Alternative Communities - Cohousing

If you are seeking a “green” community that is not age-segregated you might want to consider some alternative forms of community. One place to start is the Co-Housing Association of the United States ( Co-housing is a growing movement, imported from Europe, in which members own their own homes but share some elements (such as a large community building, major tools and other large expensive items) in common. Sustainability is a central concern, starting with the footprint the development makes on the land. Clustering homes together facing into a common play/garden area means neighbors see one another every day. The use of renewable energy and water management methods are common. Multiple generations keep older people from isolation and let them be part of youngsters’ lives. A good example of this kind of cohousing community is the Gray and Green Farm Community in Vermont - Check out their list of links under “Communities” and explore. The Cohousing website - - provides a community directory, and if you join their email list, you’ll not only hear of new units for sale and opportunities to try out a cohousing community for a short visit, but you’ll get a sense of the way these communities work out problems and organizational issues using consensus. ( Another great resource is the Fellowship for Intentional Community, which links groups as diverse as urban cooperatives and eco-villages, and helps refer people to communities that might be right for them. Also check out Open your mind and you may find the green community that’s right for you, or even start one yourself.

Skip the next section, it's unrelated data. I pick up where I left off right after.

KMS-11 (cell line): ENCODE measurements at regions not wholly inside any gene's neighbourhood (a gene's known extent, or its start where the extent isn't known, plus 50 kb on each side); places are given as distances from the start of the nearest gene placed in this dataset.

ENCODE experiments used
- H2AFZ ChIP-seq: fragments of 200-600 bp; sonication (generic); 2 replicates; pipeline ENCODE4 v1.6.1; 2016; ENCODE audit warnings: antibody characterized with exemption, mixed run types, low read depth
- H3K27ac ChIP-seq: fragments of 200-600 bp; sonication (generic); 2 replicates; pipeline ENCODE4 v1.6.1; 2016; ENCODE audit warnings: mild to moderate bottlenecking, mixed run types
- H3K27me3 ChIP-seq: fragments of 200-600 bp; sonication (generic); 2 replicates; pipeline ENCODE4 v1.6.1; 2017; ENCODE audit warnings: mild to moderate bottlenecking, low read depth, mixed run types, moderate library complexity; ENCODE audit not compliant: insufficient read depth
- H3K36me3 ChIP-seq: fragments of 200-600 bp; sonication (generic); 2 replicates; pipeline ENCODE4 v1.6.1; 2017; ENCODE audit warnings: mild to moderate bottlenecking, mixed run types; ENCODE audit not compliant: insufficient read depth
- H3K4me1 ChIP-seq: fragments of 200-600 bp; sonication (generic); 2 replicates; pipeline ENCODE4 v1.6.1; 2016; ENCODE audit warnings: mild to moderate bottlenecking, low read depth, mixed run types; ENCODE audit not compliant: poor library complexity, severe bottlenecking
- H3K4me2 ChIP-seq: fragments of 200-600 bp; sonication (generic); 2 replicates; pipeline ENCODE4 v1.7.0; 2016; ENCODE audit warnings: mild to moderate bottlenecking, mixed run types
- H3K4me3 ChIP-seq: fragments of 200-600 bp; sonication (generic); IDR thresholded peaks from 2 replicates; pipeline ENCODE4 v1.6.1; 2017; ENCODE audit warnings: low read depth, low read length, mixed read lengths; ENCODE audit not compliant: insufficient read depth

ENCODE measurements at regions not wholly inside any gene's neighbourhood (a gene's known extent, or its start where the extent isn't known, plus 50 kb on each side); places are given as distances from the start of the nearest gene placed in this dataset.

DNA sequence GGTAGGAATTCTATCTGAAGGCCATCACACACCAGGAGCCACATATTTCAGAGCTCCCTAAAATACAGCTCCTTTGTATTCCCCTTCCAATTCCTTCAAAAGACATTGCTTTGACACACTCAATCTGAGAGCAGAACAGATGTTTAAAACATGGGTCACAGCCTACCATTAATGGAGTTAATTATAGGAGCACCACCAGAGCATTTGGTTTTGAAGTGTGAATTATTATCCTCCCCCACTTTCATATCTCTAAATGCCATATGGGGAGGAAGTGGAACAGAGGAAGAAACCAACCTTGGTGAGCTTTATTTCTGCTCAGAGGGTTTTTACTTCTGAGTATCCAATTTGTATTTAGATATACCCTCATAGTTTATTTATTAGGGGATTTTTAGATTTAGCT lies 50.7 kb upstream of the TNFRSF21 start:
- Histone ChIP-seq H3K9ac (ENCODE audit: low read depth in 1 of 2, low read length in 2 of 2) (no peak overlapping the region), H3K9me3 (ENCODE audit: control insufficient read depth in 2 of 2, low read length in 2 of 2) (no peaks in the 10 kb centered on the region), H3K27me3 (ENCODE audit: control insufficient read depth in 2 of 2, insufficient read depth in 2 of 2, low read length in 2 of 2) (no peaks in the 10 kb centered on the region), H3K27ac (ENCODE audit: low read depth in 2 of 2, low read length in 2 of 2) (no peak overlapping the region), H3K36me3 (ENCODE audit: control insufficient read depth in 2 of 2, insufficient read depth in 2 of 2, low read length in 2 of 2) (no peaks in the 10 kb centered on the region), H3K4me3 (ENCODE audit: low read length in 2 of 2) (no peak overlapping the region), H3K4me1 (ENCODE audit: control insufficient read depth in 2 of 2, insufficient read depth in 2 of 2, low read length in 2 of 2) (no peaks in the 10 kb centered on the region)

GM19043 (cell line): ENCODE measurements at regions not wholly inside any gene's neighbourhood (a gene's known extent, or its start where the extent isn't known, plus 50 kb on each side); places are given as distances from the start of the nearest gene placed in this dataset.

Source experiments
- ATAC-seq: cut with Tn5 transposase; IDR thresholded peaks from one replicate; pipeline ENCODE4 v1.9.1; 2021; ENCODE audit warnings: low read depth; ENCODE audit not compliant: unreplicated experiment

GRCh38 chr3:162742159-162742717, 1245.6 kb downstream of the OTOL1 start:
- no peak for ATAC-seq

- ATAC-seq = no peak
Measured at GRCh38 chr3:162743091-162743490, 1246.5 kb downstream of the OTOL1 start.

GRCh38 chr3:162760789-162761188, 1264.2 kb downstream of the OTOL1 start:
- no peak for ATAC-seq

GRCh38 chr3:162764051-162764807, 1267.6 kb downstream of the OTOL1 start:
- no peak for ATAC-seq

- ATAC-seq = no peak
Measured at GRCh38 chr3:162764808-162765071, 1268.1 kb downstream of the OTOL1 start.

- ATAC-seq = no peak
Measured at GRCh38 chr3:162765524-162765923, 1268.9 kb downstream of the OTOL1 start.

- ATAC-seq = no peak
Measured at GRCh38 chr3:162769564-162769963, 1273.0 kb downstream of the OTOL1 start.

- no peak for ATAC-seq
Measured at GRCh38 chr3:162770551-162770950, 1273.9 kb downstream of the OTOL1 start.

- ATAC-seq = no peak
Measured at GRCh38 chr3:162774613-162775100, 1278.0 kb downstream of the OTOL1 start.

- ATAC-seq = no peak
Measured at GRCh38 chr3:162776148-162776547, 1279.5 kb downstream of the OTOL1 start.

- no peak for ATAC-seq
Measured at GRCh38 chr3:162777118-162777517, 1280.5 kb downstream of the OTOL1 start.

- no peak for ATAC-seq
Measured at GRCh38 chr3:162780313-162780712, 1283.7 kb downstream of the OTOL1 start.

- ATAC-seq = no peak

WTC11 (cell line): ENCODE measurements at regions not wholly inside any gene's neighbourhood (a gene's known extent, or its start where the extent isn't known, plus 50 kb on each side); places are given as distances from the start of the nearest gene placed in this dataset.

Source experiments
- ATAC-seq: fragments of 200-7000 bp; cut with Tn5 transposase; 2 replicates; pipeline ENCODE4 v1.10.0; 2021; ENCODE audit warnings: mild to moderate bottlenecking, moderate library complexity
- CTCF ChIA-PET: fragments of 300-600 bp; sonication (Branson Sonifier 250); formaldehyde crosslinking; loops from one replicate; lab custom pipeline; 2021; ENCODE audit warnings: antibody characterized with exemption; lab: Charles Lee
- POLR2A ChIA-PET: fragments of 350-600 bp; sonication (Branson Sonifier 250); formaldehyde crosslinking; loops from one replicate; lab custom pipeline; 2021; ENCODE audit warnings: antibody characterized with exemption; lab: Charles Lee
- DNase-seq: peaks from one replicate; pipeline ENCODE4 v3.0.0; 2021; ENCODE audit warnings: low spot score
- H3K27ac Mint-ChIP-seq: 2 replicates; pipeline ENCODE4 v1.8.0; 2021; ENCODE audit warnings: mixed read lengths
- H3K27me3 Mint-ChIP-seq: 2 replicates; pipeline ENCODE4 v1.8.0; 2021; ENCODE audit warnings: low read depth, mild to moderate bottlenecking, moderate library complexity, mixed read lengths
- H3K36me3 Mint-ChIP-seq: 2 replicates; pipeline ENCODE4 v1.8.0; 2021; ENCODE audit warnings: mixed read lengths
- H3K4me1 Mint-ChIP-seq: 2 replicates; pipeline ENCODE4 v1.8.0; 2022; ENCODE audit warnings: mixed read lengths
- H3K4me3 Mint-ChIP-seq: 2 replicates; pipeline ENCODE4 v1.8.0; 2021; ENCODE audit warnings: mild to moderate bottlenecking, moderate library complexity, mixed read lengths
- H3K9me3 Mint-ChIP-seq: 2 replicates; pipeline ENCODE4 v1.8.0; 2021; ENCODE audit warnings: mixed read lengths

U.S. Green Building Council – LEED Certification

 Cohousing Association of the United States

Fellowship for Intentional Community

 Urban Ecovillage Network

Ecovillage Network of the Americas

Creating a Life Together: Practical Tools to Grow Ecovillages and Intentional Communities, by Diana Leafe Christian Finding Community: How to Join an Ecovillage or Intentional Community, by Diana Leafe Christian Built Green® -

 Bureau of Business Research and Economic Development - “How the Retirement of Baby Boomers Will Affect You – Part II”